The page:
Ronit Azoulay, flautist: The flute is to work with her breathing. I’m breathing as I play the flute. I’m noticing her breathing rate and matching it with maybe one or two note phrases, maybe longer. She is on a respirator. One of the things that can be a struggle on a respirator is that it can be uncomfortable. So we’re both looking to influence the rhythms but also the relaxation in the body.
Research has demonstrated that we entrained to sounds outside of us and rhythms. The word entrainment is from physics originally, and in this context it means is that we synchronize with external rhythms in music.
Doctor at Beth Israel: We wanted to study whether or not music therapy would impact on quality of life, respiratory rate, oxygen saturation. The challenge of having chronic lung disease very much has to do with breathing and breathing correctly and training people to breathe as well as possible. When engaged in that effort one can see better oxygen levels, less shortness of breath.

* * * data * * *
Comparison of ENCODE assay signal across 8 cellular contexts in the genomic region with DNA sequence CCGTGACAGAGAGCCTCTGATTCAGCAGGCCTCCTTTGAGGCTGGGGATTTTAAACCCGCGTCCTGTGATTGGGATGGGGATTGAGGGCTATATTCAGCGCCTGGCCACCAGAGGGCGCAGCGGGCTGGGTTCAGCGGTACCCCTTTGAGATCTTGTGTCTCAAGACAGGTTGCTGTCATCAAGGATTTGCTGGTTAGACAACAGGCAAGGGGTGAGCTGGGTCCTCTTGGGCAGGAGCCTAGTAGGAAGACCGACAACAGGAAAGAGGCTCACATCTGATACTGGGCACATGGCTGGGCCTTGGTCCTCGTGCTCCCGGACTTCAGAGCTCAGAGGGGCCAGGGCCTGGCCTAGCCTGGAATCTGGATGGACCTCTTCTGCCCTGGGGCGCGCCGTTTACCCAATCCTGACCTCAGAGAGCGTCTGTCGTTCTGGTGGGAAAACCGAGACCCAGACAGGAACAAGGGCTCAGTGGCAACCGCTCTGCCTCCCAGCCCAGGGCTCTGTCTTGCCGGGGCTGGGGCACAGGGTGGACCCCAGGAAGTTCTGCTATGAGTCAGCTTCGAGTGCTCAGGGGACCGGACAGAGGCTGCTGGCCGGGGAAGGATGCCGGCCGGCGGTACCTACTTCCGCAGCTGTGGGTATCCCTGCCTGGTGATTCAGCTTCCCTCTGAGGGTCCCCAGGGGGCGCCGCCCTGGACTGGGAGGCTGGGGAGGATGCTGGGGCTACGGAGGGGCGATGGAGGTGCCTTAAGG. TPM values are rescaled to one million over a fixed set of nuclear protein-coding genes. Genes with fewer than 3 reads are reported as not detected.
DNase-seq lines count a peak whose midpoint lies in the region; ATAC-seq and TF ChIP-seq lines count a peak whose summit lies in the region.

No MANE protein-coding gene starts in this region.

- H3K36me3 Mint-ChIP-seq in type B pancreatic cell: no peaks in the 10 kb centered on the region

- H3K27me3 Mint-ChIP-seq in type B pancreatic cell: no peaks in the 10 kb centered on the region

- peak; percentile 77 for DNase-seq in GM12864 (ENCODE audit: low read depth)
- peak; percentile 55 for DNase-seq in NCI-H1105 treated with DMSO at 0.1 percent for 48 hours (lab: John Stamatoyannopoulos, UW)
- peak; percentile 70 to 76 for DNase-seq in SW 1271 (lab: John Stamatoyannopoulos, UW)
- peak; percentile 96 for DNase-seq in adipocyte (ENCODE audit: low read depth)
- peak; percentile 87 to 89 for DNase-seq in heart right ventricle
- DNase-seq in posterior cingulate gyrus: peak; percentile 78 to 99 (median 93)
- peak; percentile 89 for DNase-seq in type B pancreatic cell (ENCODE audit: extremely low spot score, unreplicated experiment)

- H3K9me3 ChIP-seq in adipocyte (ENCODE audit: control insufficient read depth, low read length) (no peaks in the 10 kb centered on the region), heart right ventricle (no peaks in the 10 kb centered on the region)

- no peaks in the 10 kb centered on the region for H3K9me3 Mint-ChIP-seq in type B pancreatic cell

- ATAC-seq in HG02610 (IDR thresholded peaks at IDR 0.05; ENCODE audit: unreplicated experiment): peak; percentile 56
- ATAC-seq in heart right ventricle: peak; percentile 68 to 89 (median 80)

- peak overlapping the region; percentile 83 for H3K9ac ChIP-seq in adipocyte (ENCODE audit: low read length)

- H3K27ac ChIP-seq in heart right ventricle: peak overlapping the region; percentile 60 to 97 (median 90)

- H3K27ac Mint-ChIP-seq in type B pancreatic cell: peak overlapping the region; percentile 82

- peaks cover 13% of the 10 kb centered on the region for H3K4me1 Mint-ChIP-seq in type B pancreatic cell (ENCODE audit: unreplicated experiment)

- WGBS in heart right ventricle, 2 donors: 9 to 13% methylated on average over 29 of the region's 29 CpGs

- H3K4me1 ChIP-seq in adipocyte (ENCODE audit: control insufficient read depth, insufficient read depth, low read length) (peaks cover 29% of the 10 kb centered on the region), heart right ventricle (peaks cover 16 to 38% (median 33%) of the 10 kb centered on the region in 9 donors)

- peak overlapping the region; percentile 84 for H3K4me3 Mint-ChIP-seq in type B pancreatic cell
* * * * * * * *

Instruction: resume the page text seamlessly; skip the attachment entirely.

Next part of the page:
Ronit Azoulay: During the relaxation the heart rate when down back to around 84-85 is what I had noticed when I was playing. And now after the session it’s back at around 90.
Doctor at Beth Israel: We’ve engaged with 20 patients as a pilot study. And the first observations are that [inaudible] rates do go down. Oxygen levels we have to look more closely at. It’s data accruing. Hopefully it will have some positive outcome.
Ronit Azoulay: Music therapy is a field that is continuing to grow. The research in the feld is getting more and more sophisticated and understanding how music—does it influence quality of life? Does it influence breathing? Does it influence heart and breathing rhythms as well? So it’s continuing to grow.